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Olivier reveals Premier pressured him to quit Liberal race

He said well-known Liberal Gerry Lougheed Jr. met with him Thursday to discuss standing aside in favour of an unnamed candidate who would be appointed.
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Former Liberal candidate Andrew Olivier made a very public withdrawal from the nomination race Monday at the Plaza Hotel in Sudbury. Olivier revealed he was pressured to quietly quit the race and to support an unnamed candidate favoured by the party's Toronto headquarters. Darren MacDonald photo.

Former Liberal candidate Andrew Olivier made a very public withdrawal from the nomination race Monday at the Plaza Hotel in Sudbury.

Olivier revealed he was pressured to quietly quit the race and to support an unnamed candidate favoured by the party's Toronto headquarters.

He said well-known Liberal Gerry Lougheed Jr. met with him Thursday to discuss standing aside in favour of an unnamed candidate who would be appointed. More calls followed, including from Wynne and Pat Sorbara, a campaign strategist who helped craft the Liberals' stunning victory in the June election.

Olivier said he was asked to withdraw from the race and publicly support another candidate who would be appointed to run. In exchange, he would receive a government job.

“I told them I already have a job,” he told reporters gathered at his news conference Monday, surrounded by family and friends as he spoke. “They said they had a vision for the riding, and it didn't include me as the candidate.”

Olivier said the Liberal Party wanted to bypass the normal nomination process and appoint a candidate. There was speculation last spring that former Greater Sudbury Mayor Marianne Matichuk was interested in the nomination. But Matichuk confirmed Monday she is not the unnamed candidate to which Olivier was referring.

“It's not me,” she said flatly, adding she is not considering the nomination.

Calls to Lougheed and Wynne on Monday were not immediately returned. For his part, Olivier stressed the executive of the Sudbury Liberal riding association backed an open nomination process, but were overruled by the Ontario party. When asked why he was making a public statement on the matter, Olivier said he's committed to openness and transparency as a matter of principle.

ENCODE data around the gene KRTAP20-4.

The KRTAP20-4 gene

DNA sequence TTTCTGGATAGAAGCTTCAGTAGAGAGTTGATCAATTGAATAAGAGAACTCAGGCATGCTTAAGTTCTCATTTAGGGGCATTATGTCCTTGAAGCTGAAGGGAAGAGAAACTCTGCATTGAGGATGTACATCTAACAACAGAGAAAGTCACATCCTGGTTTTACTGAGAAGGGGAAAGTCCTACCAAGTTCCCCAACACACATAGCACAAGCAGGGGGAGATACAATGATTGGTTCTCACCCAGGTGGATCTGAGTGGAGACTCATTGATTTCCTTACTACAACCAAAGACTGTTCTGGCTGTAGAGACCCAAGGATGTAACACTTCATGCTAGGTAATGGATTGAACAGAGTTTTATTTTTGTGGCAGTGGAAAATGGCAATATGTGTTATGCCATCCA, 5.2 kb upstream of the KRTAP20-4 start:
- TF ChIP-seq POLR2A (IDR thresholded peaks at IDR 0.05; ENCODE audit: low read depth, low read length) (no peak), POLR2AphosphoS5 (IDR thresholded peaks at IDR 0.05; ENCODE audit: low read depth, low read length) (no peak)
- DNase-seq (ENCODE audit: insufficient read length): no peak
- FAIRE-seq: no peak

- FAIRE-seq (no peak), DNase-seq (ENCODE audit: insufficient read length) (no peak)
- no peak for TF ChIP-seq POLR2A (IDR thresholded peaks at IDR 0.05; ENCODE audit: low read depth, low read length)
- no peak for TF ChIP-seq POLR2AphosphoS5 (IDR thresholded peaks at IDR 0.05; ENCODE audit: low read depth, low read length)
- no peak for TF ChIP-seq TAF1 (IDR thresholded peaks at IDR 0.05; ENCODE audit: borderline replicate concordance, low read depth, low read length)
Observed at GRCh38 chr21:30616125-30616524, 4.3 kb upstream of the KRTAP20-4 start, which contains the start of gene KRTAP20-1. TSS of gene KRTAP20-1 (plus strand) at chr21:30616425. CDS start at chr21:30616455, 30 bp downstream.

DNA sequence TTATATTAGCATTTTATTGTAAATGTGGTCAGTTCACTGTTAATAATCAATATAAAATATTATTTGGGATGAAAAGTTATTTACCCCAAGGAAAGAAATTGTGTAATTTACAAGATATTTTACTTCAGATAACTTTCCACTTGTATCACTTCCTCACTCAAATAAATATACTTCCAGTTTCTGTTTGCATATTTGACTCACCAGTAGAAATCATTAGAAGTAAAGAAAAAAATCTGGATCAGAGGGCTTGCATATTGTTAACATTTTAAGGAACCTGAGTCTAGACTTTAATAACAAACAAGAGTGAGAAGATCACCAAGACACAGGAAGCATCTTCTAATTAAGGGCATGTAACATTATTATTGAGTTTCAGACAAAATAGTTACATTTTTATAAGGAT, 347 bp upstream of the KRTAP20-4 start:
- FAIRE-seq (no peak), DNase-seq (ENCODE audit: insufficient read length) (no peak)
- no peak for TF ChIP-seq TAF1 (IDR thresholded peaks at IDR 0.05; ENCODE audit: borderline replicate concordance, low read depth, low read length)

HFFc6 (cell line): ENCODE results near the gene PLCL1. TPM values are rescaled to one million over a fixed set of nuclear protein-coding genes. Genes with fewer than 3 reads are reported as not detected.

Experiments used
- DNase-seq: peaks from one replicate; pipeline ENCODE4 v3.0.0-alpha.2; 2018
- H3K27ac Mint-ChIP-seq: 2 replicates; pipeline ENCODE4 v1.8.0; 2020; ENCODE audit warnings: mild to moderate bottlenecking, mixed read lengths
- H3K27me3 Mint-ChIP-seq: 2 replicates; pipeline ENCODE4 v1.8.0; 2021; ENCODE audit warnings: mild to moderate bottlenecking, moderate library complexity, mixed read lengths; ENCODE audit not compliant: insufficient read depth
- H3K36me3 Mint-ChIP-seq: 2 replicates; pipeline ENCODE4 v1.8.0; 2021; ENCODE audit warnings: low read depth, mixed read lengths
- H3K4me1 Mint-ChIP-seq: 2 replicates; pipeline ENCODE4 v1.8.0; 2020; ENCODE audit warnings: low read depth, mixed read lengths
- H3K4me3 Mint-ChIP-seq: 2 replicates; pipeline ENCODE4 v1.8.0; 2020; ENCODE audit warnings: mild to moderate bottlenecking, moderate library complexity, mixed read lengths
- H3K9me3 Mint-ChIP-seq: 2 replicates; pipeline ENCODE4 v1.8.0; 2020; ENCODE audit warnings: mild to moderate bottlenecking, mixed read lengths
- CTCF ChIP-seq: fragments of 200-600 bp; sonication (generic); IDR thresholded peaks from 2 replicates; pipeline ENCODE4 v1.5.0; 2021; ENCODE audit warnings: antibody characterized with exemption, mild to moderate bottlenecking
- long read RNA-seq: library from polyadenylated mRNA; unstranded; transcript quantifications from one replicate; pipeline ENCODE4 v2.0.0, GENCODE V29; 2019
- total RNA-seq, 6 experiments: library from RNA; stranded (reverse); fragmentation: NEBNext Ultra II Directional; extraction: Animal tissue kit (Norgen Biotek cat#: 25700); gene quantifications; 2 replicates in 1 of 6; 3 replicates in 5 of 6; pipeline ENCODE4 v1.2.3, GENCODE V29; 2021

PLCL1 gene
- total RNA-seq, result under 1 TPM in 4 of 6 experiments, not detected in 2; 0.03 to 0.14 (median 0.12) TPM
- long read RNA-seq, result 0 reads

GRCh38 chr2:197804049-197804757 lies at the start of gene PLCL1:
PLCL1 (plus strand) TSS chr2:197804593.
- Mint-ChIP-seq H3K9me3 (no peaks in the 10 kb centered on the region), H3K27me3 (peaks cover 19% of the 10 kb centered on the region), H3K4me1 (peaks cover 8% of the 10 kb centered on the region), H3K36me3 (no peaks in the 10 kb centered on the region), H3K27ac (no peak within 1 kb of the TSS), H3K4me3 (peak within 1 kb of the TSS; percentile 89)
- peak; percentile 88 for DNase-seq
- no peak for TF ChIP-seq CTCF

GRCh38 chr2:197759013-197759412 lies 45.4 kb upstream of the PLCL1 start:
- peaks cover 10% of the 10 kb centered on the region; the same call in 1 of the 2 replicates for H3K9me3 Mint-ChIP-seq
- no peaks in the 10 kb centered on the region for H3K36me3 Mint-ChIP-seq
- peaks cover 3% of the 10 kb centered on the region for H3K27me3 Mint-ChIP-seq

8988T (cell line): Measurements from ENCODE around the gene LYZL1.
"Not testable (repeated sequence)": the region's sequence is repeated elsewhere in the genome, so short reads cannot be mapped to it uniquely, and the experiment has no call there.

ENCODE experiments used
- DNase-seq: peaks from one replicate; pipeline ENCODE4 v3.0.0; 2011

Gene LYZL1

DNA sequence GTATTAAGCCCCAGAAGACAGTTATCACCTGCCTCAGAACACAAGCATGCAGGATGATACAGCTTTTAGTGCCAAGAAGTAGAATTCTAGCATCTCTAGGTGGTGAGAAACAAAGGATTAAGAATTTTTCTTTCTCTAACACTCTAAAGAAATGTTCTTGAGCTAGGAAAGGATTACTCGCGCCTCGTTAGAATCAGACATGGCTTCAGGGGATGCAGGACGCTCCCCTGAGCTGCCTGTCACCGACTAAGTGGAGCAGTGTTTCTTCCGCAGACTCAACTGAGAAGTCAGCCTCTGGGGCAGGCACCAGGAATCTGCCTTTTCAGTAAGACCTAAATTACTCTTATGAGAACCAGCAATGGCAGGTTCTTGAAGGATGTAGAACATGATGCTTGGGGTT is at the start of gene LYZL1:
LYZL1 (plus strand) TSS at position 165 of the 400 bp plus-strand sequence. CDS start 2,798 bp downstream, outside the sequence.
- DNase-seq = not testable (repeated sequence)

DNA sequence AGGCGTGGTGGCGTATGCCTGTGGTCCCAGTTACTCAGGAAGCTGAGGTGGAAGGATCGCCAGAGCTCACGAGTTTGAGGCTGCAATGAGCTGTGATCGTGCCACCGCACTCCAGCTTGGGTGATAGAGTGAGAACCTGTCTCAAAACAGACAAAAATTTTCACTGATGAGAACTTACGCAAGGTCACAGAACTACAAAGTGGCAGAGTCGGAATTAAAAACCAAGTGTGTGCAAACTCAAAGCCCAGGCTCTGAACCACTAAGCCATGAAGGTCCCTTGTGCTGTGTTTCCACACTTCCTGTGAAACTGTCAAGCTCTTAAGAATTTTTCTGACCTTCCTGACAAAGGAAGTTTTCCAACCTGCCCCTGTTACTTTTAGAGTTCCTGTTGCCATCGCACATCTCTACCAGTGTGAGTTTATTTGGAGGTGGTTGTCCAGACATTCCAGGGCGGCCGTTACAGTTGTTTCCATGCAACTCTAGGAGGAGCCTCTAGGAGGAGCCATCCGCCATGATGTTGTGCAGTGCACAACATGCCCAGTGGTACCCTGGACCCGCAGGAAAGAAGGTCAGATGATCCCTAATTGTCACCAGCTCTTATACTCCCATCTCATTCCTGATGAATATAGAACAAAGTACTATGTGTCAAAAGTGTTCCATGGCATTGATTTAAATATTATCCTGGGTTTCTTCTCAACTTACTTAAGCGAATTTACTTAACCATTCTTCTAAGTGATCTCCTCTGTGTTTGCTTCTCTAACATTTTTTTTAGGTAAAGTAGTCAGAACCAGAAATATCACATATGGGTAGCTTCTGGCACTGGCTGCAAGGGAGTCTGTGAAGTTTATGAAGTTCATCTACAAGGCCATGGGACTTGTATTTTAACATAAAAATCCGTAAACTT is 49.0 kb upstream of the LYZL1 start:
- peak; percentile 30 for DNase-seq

“Sometimes sunlight is the best disinfectant,” he said. “I need to shine a light on everyone, for everyone … I will not be bullied. I will not be bought.”

At this point, he said he won't consider running for the Liberals this time “even if they change their mind” about appointing a candidate.

“The Ontario Liberal Party told me I would not be the candidate, and it was out of my hands, and out of the hands of the people of Sudbury,” he said. “This is not Sudbury decision. This is clearly what Toronto thinks is best for Sudbury.”

Olivier said his physical limitations – he's a paraplegic as a result of a hockey injury as a youth – has meant he has had to fight his entire life for equal treatment, and to overcome barriers. He will run again for office, he vowed, and will remain a Liberal. But he will not participate in a process involving backroom deals hidden from the public.

“I want to serve Sudbury, and that's it,” Olivier said. “I will seek office in the future … I give you my word.”

The fact he came so close to winning in June makes his decision all the more difficult, he said. A political unknown before the June election, Olivier lost to former city councillor Joe Cimino by 980 votes. Cimino, who won the riding for the NDP, resigned in November, citing family and health reasons.

While no date has been set for a byelection to replace him, a vote must be held within six months. Olivier said he is still a young man determined to serve his community. While recent events have left him disappointed with politics, he said he will learn from it and move on.

“It's a bitter pill to swallow,” he said. “But it has made me stronger. It has made me wiser.”

When asked if he's considering running for another party or as an independent in the byelection, Olivier said the only thing on his mind was spending the holidays with family and friends and not thinking about politics.

“Maybe I'll play the pan flute,” he quipped, eliciting laughs from an otherwise tense room. “I hope the best for the next candidate.”




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